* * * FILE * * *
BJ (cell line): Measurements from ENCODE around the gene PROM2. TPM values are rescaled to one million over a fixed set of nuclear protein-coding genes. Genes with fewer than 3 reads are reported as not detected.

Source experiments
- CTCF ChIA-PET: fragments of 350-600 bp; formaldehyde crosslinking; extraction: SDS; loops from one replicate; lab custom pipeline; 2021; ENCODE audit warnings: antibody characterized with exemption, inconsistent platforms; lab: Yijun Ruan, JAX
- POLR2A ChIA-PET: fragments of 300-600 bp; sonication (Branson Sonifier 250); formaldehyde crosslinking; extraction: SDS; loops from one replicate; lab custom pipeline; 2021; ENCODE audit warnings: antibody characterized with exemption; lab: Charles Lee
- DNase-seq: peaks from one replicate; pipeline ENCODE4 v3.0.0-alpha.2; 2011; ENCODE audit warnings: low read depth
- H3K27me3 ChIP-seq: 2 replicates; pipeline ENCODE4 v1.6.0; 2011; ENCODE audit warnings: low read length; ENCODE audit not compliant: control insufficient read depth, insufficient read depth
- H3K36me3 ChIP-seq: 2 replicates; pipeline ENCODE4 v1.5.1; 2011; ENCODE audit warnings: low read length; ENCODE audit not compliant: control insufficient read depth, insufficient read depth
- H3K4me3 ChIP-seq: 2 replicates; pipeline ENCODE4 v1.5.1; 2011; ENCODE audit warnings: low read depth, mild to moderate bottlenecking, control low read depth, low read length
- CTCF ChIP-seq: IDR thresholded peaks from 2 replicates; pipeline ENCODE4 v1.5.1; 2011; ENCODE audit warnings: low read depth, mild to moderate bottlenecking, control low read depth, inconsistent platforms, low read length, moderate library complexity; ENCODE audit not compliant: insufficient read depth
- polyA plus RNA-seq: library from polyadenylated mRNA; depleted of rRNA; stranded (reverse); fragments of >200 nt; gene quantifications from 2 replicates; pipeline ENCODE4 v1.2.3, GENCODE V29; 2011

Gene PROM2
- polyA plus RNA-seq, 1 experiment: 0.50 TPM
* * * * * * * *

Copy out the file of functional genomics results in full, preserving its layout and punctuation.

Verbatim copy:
BJ (cell line): Measurements from ENCODE around the gene PROM2. TPM values are rescaled to one million over a fixed set of nuclear protein-coding genes. Genes with fewer than 3 reads are reported as not detected.

Source experiments
- CTCF ChIA-PET: fragments of 350-600 bp; formaldehyde crosslinking; extraction: SDS; loops from one replicate; lab custom pipeline; 2021; ENCODE audit warnings: antibody characterized with exemption, inconsistent platforms; lab: Yijun Ruan, JAX
- POLR2A ChIA-PET: fragments of 300-600 bp; sonication (Branson Sonifier 250); formaldehyde crosslinking; extraction: SDS; loops from one replicate; lab custom pipeline; 2021; ENCODE audit warnings: antibody characterized with exemption; lab: Charles Lee
- DNase-seq: peaks from one replicate; pipeline ENCODE4 v3.0.0-alpha.2; 2011; ENCODE audit warnings: low read depth
- H3K27me3 ChIP-seq: 2 replicates; pipeline ENCODE4 v1.6.0; 2011; ENCODE audit warnings: low read length; ENCODE audit not compliant: control insufficient read depth, insufficient read depth
- H3K36me3 ChIP-seq: 2 replicates; pipeline ENCODE4 v1.5.1; 2011; ENCODE audit warnings: low read length; ENCODE audit not compliant: control insufficient read depth, insufficient read depth
- H3K4me3 ChIP-seq: 2 replicates; pipeline ENCODE4 v1.5.1; 2011; ENCODE audit warnings: low read depth, mild to moderate bottlenecking, control low read depth, low read length
- CTCF ChIP-seq: IDR thresholded peaks from 2 replicates; pipeline ENCODE4 v1.5.1; 2011; ENCODE audit warnings: low read depth, mild to moderate bottlenecking, control low read depth, inconsistent platforms, low read length, moderate library complexity; ENCODE audit not compliant: insufficient read depth
- polyA plus RNA-seq: library from polyadenylated mRNA; depleted of rRNA; stranded (reverse); fragments of >200 nt; gene quantifications from 2 replicates; pipeline ENCODE4 v1.2.3, GENCODE V29; 2011

Gene PROM2
- polyA plus RNA-seq, 1 experiment: 0.50 TPM